Tuesday, November 22, 2016

Dining Room Dilemma

Thanksgiving may be my favorite holiday. It's at least in the top three, for sure. Although making dinner every night is beyond my capabilities, hosting this holiday feast is something I have volunteered for many times. 

This year we are headed elsewhere, but I am still thinking about my dining room. 

Specifically, I am thinking of the light fixture and floor covering. 

Here are a few images of what the space looks like:

Dining room from the kitchen


Dining room from the front door


Dining room from the den

I really love the light fixture that is there now. It's so unique to the era in which our house was built. However, it doesn't feel appropriate to a dining area or the mood I'm trying to create in there. You know what would fit, though?
 

One of those fake fancy lights from the 1970s or 1980s. I've done a bit of research on this style and it's actually quite high end and from Italy and ... mid-century! Who knew?!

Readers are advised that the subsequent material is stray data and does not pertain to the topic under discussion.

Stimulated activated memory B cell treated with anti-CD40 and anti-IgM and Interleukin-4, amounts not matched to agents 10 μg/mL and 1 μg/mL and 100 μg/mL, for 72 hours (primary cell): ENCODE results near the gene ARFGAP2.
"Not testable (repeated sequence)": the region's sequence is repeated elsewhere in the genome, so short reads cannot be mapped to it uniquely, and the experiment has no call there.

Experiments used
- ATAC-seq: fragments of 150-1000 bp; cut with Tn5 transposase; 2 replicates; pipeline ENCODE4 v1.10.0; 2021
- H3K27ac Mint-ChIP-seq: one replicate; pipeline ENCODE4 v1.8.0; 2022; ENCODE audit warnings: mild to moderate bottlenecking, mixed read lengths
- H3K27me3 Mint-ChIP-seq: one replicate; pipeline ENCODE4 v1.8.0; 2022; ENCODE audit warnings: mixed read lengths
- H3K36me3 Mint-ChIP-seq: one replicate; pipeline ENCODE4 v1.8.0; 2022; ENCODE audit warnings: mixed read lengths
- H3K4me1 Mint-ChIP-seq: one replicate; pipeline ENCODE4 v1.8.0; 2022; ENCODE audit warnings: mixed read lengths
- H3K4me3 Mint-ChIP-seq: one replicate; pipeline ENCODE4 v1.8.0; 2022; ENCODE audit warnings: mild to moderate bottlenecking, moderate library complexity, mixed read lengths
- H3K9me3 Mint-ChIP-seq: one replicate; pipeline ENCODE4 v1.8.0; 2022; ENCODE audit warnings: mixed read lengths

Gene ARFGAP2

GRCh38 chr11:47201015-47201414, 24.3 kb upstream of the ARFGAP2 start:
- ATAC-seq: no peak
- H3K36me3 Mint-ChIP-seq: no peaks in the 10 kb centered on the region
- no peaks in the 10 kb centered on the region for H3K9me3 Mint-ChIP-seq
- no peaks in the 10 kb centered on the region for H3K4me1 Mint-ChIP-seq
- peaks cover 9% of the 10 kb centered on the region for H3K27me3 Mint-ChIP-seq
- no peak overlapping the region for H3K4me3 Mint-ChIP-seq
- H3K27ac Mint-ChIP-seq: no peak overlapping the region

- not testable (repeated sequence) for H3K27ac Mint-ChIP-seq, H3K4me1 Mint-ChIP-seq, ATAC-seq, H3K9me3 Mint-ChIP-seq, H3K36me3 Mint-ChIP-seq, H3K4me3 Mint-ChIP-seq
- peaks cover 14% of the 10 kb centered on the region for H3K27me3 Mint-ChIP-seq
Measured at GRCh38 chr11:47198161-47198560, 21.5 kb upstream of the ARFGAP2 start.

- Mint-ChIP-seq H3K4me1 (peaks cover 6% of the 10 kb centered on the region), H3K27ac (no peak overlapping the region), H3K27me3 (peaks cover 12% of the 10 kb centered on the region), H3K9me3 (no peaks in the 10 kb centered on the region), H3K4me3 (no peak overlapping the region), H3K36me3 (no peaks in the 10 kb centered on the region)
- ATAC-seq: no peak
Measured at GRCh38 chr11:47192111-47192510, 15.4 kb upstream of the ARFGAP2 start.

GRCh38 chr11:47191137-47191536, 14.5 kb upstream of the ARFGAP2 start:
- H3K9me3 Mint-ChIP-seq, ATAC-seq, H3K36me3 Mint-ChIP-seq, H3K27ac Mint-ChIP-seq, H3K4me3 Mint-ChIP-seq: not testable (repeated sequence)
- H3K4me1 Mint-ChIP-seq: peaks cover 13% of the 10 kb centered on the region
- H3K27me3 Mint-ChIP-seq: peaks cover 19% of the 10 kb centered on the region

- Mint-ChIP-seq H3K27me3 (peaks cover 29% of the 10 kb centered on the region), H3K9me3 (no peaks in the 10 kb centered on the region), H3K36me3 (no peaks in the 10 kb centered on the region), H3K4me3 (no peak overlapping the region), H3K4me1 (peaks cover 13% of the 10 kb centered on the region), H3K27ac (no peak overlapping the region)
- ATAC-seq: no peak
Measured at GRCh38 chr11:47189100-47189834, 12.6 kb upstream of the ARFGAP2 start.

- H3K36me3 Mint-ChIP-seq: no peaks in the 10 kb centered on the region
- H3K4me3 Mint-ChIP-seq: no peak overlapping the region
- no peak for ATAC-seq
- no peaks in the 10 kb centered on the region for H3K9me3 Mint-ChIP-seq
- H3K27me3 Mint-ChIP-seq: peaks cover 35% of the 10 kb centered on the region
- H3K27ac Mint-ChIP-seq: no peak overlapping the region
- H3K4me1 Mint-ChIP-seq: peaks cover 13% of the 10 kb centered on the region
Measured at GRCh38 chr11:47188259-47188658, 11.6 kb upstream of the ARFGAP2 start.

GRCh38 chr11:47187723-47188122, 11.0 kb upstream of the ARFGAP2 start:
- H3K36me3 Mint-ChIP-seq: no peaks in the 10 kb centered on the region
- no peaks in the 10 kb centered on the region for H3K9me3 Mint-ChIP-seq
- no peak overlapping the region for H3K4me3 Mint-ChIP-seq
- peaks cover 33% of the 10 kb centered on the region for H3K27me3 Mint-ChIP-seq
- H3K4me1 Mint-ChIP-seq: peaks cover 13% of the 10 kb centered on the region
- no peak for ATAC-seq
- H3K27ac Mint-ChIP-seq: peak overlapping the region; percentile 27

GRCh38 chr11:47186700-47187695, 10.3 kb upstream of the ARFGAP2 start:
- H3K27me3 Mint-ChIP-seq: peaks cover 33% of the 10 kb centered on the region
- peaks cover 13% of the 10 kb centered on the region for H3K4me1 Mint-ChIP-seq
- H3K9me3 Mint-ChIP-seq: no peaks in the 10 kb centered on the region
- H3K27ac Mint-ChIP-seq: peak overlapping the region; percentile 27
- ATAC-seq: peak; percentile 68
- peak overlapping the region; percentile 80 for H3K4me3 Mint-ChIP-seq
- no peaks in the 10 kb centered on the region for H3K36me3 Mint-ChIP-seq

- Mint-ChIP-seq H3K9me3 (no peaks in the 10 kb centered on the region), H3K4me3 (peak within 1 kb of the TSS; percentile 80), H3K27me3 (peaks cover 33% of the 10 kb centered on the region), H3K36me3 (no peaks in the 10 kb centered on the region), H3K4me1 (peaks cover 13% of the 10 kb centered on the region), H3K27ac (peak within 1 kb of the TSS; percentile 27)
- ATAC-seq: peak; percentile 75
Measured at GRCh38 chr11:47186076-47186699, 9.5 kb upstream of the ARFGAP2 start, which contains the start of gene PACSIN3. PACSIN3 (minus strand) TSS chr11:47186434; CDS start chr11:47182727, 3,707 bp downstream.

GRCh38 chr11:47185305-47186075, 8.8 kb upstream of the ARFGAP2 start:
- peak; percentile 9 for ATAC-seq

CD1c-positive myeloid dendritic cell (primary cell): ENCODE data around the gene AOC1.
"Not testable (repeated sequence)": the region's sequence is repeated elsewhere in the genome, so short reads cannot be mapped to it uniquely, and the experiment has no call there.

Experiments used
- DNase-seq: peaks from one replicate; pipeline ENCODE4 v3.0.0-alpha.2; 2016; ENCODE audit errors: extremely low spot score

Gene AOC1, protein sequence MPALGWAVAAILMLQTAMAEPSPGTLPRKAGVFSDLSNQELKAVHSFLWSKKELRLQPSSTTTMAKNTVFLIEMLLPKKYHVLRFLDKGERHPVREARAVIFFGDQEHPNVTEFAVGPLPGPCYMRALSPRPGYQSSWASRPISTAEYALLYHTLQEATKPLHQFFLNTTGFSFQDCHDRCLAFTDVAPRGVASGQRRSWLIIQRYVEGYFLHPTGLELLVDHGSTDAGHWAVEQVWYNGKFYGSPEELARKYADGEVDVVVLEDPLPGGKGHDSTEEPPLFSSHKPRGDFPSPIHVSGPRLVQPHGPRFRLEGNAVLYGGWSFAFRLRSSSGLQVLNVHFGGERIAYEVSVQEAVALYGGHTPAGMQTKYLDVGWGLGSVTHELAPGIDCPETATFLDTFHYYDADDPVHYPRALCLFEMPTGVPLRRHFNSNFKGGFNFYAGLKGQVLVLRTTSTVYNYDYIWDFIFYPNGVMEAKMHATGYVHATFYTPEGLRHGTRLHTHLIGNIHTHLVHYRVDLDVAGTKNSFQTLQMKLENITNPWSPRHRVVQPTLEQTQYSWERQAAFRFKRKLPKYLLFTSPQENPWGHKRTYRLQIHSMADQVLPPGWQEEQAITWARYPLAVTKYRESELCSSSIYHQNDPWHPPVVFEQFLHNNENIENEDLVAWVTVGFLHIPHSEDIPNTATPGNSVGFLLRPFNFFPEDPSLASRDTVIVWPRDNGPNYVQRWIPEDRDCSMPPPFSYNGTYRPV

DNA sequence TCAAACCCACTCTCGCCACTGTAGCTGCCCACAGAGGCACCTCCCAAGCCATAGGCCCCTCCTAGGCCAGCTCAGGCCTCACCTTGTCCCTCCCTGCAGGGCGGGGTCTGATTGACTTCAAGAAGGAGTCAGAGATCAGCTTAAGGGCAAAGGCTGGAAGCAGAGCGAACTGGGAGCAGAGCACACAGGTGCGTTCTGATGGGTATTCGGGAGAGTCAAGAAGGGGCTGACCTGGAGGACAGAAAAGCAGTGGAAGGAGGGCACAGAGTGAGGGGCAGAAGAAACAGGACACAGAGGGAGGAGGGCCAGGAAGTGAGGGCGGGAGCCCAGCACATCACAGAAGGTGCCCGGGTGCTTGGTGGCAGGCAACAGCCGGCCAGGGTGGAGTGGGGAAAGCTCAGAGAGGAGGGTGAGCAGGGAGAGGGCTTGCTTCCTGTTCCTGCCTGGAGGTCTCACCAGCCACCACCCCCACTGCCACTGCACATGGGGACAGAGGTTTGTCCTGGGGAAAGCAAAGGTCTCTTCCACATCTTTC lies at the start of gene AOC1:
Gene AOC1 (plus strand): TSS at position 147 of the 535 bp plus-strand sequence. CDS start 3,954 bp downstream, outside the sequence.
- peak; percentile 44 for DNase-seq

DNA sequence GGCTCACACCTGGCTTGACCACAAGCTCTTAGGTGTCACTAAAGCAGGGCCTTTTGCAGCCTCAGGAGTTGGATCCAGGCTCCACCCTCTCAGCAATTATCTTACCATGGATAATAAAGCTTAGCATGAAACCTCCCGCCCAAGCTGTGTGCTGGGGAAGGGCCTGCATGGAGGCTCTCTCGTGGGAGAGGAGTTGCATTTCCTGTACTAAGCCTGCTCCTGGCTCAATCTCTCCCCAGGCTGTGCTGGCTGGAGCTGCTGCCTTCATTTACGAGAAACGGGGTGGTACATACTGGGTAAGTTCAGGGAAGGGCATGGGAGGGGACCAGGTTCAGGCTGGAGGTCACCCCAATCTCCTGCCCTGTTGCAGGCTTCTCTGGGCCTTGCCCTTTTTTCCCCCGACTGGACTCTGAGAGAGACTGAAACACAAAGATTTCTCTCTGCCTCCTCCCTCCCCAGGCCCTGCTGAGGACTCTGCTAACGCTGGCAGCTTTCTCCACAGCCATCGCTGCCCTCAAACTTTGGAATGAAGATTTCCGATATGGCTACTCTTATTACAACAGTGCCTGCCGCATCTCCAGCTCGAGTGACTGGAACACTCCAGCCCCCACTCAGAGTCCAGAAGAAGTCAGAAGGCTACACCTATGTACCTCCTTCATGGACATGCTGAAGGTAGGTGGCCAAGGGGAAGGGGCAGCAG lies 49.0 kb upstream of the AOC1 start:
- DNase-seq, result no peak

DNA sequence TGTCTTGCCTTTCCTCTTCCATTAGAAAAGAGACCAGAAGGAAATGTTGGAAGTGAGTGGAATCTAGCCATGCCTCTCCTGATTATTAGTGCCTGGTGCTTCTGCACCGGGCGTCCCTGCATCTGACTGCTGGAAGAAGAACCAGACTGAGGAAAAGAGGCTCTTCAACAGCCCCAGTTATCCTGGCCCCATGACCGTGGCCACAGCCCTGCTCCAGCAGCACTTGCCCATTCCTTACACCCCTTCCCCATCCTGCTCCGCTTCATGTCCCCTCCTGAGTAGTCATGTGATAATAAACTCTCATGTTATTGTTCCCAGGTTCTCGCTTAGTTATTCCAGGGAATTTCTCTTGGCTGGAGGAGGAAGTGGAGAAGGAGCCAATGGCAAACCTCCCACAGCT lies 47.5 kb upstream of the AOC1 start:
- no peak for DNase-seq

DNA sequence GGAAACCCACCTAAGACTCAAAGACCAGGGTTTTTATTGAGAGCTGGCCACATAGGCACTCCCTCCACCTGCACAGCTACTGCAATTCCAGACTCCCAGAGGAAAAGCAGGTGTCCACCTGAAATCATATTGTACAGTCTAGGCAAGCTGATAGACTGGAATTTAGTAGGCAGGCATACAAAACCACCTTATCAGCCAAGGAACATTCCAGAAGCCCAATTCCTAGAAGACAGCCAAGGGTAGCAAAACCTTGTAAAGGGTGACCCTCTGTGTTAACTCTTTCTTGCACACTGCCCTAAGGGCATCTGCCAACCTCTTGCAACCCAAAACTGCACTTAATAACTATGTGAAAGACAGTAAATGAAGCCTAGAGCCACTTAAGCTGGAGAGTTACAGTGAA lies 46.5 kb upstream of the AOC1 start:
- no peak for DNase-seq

I love thinking about the way the light would reflect off the black back wall if we had a light like this over the table. It would make me want to throw on a sequined evening gown to serve frozen fish sticks, elevating Taco Tuesday to the level of an event. Totally the way I want to live life.

The dilemma is that there is another option which my husband approves and that would also be fine, just not nearly so cool as THIS...

For the floor, we currently have a perfectly fine rug -- that I really don't love. It's a tad too small. I've angled the table and chairs to fit as well as they possibly can but it's a 5x7 and just not totally appropriate for the size of the table. A more suitable size would be an 8x10. I want to be able to pull the chairs out and still be on the rug. Is that so much to ask?